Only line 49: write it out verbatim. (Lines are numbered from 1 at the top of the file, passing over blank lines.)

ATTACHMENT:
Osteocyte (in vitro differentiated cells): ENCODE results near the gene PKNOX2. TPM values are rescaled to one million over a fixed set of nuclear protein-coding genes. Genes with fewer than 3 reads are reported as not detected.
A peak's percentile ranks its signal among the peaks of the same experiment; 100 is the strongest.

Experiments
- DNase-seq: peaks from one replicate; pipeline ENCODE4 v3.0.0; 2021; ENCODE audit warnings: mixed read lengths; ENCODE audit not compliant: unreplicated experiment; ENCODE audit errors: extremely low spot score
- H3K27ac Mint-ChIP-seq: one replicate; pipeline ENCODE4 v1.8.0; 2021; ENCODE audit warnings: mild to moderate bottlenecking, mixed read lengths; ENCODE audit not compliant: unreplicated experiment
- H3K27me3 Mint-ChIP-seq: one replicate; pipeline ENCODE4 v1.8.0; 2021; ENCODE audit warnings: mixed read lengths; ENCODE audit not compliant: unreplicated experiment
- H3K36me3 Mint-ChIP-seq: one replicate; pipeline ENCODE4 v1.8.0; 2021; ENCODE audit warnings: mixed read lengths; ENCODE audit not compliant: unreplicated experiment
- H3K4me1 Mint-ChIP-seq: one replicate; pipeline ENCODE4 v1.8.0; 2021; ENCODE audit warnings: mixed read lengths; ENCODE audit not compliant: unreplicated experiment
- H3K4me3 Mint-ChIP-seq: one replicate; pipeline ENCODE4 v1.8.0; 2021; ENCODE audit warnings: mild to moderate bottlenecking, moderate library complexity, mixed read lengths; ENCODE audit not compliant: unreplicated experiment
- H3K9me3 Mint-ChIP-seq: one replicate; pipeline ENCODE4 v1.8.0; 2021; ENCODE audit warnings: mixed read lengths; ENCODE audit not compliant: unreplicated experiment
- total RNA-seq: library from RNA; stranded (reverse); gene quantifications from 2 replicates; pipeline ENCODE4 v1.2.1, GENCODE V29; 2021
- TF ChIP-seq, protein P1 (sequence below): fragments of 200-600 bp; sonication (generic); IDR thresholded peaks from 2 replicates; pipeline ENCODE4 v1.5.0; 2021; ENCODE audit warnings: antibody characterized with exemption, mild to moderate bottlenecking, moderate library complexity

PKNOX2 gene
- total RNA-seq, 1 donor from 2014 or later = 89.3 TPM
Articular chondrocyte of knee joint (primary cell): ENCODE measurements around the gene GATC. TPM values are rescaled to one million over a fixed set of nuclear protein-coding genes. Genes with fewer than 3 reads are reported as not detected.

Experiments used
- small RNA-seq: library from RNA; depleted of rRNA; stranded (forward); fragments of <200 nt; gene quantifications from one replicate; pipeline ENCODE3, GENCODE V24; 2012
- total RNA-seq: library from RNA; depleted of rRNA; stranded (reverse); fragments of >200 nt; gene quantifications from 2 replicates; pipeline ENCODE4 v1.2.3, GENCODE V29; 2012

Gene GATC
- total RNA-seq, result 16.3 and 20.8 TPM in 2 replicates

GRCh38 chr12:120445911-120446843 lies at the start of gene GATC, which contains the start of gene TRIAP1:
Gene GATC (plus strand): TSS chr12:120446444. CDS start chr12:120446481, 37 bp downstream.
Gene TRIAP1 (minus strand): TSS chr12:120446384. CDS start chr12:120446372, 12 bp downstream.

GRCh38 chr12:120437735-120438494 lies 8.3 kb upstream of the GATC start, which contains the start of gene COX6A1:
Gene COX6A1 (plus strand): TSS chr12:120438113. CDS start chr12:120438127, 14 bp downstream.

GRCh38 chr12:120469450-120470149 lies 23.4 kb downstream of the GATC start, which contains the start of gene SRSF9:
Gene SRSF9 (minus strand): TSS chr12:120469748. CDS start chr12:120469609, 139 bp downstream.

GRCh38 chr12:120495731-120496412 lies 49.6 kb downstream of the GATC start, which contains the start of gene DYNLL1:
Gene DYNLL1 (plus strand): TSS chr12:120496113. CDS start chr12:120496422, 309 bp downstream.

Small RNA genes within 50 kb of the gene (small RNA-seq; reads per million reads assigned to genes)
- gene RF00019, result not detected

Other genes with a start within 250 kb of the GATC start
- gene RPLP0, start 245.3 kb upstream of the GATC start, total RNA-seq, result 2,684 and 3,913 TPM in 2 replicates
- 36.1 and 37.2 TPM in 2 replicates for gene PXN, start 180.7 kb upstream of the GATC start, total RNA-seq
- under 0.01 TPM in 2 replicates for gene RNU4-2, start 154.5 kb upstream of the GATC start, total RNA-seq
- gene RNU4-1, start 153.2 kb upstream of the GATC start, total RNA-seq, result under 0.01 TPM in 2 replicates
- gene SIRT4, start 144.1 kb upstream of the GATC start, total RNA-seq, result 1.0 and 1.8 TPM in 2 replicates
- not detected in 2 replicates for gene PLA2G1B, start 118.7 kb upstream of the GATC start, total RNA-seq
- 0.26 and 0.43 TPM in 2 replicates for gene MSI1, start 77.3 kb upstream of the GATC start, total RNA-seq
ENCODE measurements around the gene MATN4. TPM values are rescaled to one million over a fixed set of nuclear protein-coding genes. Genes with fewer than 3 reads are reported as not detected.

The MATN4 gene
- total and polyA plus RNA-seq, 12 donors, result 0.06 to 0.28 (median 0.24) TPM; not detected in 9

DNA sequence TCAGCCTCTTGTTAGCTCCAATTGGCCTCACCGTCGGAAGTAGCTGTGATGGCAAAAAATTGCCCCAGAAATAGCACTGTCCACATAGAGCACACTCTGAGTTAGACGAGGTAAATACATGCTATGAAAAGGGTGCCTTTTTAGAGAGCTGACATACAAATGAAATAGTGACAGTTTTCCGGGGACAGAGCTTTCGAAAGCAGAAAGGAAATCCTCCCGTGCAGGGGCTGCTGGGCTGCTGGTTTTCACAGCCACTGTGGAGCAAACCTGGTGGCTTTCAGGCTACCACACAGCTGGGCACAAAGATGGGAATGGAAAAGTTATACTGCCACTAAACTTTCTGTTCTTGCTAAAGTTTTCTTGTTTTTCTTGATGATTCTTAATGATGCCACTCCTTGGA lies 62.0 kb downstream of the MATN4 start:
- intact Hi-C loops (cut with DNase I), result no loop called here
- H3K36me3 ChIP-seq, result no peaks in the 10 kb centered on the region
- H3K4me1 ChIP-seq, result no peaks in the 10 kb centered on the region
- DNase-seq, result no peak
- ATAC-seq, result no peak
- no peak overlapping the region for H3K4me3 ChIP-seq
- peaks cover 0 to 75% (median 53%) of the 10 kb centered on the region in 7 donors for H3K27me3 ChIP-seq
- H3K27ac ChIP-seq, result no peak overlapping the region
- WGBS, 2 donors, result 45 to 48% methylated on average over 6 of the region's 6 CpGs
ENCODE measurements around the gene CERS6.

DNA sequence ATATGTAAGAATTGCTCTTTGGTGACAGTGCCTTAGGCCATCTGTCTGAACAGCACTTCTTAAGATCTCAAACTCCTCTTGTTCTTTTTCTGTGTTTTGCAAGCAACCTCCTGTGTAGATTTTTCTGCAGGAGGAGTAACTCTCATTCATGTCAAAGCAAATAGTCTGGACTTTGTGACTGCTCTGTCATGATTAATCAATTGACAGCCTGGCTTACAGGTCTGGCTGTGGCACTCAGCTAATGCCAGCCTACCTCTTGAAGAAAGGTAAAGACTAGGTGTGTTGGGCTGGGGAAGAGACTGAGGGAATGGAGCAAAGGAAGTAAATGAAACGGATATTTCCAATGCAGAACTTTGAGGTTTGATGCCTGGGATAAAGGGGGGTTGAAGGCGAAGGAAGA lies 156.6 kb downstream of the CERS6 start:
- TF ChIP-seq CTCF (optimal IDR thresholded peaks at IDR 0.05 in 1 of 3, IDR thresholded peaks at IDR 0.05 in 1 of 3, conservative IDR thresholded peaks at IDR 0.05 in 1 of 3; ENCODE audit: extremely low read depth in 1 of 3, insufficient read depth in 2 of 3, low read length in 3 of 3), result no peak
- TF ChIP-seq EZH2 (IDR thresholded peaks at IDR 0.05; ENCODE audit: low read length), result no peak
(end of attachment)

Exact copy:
- no peak overlapping the region for H3K4me3 ChIP-seq